Insulin

Submitted by Thiruvelan on Wed, 06/23/2010
Insulin

Insulin a hormone needed for effective conversion of glucose into energy, keep as active and maintain the blood-glucose level.

What is insulin?

Insulin is a hormone (a protein molecule), which regulates the level of blood glucose by signaling our body cells to absorb glucose from the blood. Additionally, if the blood glucose level remains high after consumption, then it will prompt our liver to store it as glycogen in the liver or muscle for future requirement.

The pancreas; a digestive organ located in the upper abdominal region secretes the hormone Insulin.

What are the functions of Insulin?

Insulin is a hormone (a protein) secreted by groups of cells within the pancreas called islet cells. Food digested, and glucose is absorbed from the intestines into the bloodstream after a meal. Concerning the glucose level in the blood, the pancreas secretes Insulin. Body cells have insulin receptors, which bind the insulin, which is in the blood circulation. The cell with insulin attached can absorb sugar glucose from the bloodstream and burnt it for energy.

In people who do not have diabetes, the body makes the right amount of insulin on its own. However, diabetes requires a certain quantity of insulin throughout day and night.

It regulates glucose in your bloodstream: the vital role of insulin is to keep your blood glucose level within a healthy range. After your meals, carbohydrates are break down into glucose (the primary source of energy) and dumped into your bloodstream. Usually, your pancreas responds to this by releasing a proportional amount of insulin, which allows glucose to enter your tissues.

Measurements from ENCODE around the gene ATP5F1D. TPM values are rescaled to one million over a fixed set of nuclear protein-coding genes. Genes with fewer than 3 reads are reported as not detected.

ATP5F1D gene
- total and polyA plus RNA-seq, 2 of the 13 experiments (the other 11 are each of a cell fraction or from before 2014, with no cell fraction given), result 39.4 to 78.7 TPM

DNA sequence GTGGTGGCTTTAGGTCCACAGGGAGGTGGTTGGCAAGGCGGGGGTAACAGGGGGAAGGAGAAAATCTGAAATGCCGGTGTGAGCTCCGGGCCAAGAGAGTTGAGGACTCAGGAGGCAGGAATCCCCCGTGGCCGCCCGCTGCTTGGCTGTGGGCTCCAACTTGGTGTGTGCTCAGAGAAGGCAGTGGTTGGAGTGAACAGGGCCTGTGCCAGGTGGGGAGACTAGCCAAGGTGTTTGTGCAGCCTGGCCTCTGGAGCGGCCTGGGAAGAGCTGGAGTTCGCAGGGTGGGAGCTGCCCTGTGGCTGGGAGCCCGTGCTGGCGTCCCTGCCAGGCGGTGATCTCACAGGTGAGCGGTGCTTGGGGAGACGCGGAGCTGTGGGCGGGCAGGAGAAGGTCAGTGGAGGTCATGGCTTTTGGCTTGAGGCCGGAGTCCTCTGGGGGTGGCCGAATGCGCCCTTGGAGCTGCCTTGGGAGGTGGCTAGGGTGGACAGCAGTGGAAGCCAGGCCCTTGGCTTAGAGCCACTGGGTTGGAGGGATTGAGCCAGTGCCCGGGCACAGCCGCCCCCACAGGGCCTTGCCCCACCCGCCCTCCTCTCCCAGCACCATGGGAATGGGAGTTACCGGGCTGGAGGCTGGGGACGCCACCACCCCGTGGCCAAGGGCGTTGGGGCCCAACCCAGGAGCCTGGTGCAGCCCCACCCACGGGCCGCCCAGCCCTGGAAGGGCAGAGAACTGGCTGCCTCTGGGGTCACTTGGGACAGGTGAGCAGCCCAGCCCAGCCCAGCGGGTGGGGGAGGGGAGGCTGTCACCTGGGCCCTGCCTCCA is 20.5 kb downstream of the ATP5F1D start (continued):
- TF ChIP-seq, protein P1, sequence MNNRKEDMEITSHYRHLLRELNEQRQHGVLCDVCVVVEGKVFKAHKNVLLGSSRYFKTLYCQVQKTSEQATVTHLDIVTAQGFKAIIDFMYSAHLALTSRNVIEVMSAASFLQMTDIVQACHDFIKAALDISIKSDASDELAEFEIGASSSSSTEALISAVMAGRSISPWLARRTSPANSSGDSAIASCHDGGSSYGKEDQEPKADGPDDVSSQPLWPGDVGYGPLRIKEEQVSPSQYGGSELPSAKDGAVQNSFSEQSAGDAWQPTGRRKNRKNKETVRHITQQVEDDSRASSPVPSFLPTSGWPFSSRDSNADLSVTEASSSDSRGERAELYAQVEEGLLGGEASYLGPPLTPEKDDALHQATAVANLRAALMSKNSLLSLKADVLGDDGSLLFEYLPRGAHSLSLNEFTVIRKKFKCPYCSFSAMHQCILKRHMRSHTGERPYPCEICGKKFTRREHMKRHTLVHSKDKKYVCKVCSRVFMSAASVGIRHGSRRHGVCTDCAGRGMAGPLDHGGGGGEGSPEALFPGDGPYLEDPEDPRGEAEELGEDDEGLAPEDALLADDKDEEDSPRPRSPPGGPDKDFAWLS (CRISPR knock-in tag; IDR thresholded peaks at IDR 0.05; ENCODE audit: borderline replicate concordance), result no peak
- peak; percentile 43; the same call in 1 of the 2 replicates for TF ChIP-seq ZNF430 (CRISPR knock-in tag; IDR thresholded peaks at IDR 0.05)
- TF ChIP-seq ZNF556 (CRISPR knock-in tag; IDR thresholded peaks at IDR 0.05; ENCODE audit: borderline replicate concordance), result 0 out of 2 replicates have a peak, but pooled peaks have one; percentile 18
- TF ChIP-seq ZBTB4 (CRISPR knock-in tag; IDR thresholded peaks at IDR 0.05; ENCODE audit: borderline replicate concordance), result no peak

Storage of excess glucose: After consumption by the tissues, the excess glucose in the blood stored as glycogen in the liver & muscle for future requirement.


Release of glucose into the bloodstream: Between meals or when fasting, insulin levels are low. The liver is responding to this by converting glycogen to glucose and released into the bloodstream to maintain the healthy blood glucose level.

Insulin and type 1 diabetes

If no insulin, you can eat food and still in a state of starvation since the cells cannot be able to absorb glucose without insulin. It is the reason that Type 1 diabetic (no or insufficient insulin secretion) can become very weak without insulin shots. The type 1 diabetics have a deficiency or no insulin secretion, so they must have it replaced via artificial insulin.

Insulin and type 2 diabetes

High blood glucose in type 2 diabetes is because of insulin resistance and not insulin deficiency. Mostly, in the case of type 2 diabetes, the level of insulin in the blood is slightly higher than, a non-diabetic. Insulin resistance means the body cells not to respond appropriately or sluggish to the insulin and thus cannot consume enough glucose. It leads to high blood glucose level than usual. Treat type 2 diabetes, mostly with oral medicine, and rarely do they need insulin shots.